No timescale for Sunderland takeover; Big Mick back?

Ian Watson

There is no fixed timescale for Stewart Donald’s proposed takeover at Sunderland to be completed.

Current owner Ellis Short announced on Sunday that he had agreed to sell the club to an international consortium headed by the Eastleigh chairman, who in turn is to relinquish control of the National League outfit.

However, the new owners would have to gain EFL approval before the deal could go through and that process could take days, weeks or in extreme cases, months.

The EFL does not comment on individual cases, but its rules require football club owners to provide information about the financial consequences of a change of ownership and “evidence of the source and sufficiency of any funds” to be invested.

In the meantime, first-team coach Robbie Stockdale will take charge for the final Sky Bet Championship game of the season against Wolves on Sunday.

Short has been looking to offload the Black Cats for some time and has paid off the existing debt, understood to amount to in excess of £110million, to pave the way for a fresh start.

While continuing to cover the club’s financial shortfalls, the American tycoon had effectively handed over the running of the business to chief executive Martin Bain, who has presided over a drastic cost-cutting exercise during his time on Wearside.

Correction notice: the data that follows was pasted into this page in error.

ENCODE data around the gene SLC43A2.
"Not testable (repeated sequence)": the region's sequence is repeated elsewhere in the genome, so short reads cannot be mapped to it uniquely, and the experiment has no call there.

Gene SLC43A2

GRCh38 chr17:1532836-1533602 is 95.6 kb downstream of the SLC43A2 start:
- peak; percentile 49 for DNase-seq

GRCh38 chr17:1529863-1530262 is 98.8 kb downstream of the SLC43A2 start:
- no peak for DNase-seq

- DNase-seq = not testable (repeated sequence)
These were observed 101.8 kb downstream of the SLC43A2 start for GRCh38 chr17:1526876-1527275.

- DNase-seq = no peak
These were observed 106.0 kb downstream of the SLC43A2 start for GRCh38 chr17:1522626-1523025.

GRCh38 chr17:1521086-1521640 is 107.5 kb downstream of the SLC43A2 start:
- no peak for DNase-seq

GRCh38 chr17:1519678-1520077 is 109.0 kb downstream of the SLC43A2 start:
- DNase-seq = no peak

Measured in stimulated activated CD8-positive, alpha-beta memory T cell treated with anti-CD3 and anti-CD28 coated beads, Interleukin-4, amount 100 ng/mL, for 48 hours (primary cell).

The departures of manager Chris Coleman and assistant Kit Symons on Sunday cleared the decks for a new charge, and it remains to be seen what role, if any, Bain has to play going forward.

Coleman’s exit after a little more than five months was met with dismay by some supporters, although speculation has been rife over who will replace him with social media sent into a frenzy by pictures of former boss Mick McCarthy in the area over the weekend.

McCarthy, who is available after leaving Ipswich, Sheffield United’s Chris Wilder and Leicester assistant Michael Appleton are among the early frontrunners with the bookmakers, although whoever does eventually get the nod will want to seek assurances over the new owners’ plans.

Coleman revealed days before his five-and-a-half-month tenure drew to a close that he had still never spoken to Short, and was keen to do so to assess the club’s future direction.

The Welshman was the 11th manager of the Texan’s reign, following in the footsteps of Roy Keane, the man he inherited from the Drumaville consortium, Ricky Sbragia, Steve Bruce, Martin O’Neill, Paolo Di Canio, Gus Poyet, Dick Advocaat, Sam Allardyce, David Moyes and Simon Grayson.

Should Donald and his investors receive approval, their mission will be to revitalise a club which has careered out of control as it has slipped from the middle of the Premier League into League One under Short.